Improving Omaha’s Public Safety
Due to the many and varied responsibilities included in the Public Safety section, any definition of Public Safety capital expenditures must necessarily be broad in scope. Generally, Public Safety capital budget items are those that result in the acquisition of fixed assets of the respective departments that have a lifespan of approx. 15 years or more. Public safety facilities, such as police precinct stations and fire stations, are scheduled in the Public Facilities section of this plan.
The City continues to implement the Omaha Fire Department vehicle replacement plan with the ongoing purchase of medic units, fire engines, and aerial ladder trucks. The new medic units are equipped with advanced EMS technology and are expected to improve response time and reduce the amount of time the medic units are out of service for repair. An aggressive replacement schedule is necessary due to the advanced age and high mileage of the current fleet.
New fire engines are scheduled to be purchased in 2019, 2021, and 2023 to replace existing equipment that is twenty or more years old or has exceeded its mechanical/technological effectiveness. This replacement program has the added benefit of improving the reserve engine fleet by allowing for the surplus of equipment at least 25 or more years old.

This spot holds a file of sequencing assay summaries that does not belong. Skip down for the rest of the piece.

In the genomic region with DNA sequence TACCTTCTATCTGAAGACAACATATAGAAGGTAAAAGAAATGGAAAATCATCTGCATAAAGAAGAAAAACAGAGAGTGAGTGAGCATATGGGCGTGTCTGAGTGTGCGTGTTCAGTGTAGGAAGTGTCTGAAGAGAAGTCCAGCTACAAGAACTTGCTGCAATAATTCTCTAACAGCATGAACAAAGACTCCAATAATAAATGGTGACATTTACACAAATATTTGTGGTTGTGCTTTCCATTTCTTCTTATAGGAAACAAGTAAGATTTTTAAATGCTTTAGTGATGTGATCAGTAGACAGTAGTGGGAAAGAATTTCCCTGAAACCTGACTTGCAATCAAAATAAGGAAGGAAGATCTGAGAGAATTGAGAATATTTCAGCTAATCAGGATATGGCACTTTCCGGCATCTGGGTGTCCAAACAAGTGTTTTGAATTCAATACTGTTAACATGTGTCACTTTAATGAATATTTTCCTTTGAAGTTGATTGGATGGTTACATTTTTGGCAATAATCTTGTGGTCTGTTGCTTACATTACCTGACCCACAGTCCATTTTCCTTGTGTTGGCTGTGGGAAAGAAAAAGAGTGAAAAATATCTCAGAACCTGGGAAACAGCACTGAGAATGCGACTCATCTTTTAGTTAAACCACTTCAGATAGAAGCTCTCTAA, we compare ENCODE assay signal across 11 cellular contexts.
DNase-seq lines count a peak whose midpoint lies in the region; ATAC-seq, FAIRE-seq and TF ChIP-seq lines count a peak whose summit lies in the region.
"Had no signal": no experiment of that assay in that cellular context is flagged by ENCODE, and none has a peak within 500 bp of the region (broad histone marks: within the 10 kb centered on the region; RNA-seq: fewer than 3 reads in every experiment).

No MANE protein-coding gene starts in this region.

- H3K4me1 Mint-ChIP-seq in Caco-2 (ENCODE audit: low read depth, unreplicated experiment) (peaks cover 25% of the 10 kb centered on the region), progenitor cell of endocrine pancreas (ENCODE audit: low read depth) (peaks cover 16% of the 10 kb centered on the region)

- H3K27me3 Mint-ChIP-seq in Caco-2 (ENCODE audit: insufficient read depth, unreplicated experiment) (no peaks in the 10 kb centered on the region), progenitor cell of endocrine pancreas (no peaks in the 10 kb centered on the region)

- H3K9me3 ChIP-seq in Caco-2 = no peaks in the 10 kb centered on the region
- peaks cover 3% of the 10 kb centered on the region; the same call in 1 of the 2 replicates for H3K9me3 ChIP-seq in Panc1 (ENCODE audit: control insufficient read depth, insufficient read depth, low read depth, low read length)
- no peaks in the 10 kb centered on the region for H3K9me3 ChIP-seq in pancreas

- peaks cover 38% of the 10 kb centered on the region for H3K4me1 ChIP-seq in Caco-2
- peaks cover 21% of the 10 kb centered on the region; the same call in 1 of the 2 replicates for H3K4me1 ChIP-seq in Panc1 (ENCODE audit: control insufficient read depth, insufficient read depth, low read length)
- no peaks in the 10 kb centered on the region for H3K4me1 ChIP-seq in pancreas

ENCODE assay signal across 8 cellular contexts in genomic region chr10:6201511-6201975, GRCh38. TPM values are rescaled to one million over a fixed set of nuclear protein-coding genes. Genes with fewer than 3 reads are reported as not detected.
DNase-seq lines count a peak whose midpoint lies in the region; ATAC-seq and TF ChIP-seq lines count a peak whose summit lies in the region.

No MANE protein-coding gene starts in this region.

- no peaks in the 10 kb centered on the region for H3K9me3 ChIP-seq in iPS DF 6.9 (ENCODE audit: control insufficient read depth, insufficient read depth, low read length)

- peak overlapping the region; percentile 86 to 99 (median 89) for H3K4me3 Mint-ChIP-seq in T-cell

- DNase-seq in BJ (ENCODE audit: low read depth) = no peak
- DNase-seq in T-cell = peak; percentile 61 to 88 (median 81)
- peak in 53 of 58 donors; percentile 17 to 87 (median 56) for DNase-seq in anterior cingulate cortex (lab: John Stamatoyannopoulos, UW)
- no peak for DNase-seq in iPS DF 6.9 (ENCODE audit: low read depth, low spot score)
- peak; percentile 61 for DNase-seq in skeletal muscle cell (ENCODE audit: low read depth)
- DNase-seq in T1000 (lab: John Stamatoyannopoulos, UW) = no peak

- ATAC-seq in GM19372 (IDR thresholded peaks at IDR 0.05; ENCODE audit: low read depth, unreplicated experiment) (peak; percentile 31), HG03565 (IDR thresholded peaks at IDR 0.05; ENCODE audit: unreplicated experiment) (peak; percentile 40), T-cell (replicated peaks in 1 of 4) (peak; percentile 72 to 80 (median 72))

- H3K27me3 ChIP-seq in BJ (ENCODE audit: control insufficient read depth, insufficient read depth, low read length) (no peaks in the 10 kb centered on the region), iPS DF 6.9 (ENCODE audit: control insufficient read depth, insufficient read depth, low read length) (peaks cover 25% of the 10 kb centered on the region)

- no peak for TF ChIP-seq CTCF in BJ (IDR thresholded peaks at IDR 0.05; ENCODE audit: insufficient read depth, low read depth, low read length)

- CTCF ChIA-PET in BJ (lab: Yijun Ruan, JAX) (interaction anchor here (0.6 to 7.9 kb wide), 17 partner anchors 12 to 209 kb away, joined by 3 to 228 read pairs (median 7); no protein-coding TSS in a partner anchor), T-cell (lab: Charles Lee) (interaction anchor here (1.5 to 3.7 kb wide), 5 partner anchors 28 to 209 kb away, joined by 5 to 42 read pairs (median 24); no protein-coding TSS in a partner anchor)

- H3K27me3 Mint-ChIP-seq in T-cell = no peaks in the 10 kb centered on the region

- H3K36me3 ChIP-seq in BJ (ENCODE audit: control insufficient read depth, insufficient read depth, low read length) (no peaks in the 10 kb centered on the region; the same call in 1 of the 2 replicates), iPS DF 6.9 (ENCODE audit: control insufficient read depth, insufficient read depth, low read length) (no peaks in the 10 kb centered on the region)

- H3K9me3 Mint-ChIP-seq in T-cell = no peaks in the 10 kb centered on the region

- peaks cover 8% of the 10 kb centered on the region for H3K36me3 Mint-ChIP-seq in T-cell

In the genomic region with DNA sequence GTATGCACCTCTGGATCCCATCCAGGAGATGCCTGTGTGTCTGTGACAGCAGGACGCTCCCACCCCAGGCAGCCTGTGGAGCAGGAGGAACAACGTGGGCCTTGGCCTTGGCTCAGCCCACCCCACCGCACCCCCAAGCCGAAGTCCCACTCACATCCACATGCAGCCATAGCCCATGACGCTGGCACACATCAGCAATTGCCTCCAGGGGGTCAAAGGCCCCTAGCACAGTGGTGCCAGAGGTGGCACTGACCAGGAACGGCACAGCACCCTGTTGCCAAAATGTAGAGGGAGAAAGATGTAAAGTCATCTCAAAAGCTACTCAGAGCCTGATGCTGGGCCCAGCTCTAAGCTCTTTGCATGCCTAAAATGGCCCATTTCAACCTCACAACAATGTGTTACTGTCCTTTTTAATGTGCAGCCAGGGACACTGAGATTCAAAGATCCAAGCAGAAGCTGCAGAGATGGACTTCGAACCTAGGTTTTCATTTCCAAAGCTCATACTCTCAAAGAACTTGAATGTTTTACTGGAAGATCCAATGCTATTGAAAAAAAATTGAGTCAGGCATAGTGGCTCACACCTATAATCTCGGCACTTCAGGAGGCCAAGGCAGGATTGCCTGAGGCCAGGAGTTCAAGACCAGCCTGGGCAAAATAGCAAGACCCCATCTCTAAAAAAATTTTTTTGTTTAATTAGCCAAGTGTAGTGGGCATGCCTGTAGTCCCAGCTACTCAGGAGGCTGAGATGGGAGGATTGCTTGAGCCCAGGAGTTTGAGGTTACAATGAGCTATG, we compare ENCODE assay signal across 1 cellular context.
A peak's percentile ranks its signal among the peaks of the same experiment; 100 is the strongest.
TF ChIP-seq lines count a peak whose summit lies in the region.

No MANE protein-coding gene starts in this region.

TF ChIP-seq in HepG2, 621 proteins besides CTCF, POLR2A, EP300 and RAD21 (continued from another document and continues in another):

Aerial ladder trucks are scheduled to be purchased in 2018 and 2022 in a continuing effort to upgrade the fire and rescue services for the citizens of Omaha. An estimate of three of the City’s 12 aerial ladder trucks will be placed in reserve for use when those on the front line are being serviced or repaired.
The rapidly growing areas in west Omaha will receive better fire coverage as a result of changes implemented in the Fire Department. The department monitors its response times and calls, and inputs that information into a computerized mapping system. This technology enables the department to analyze the fire districts boundaries Citywide and modify that district to ensure that the unit that can respond most quickly is the one that is dispatched. The Fire Department is using this G.I.S. mapping system to assist in the relocation of Fire Station #31-25th and “L” Streets and Station #53-80th and Dodge Streets, which are both CIP projects contained in the Public Facilities chapter of this document.
Additional public safety-related projects, including both Police and Fire projects, are included in the Public Facilities functional area of the CIP. Note that public safety equipment or vehicles not considered to have a lifespan of 15 or more years are not considered capital projects and thus are provided for in the regular operating budget rather than the CIP.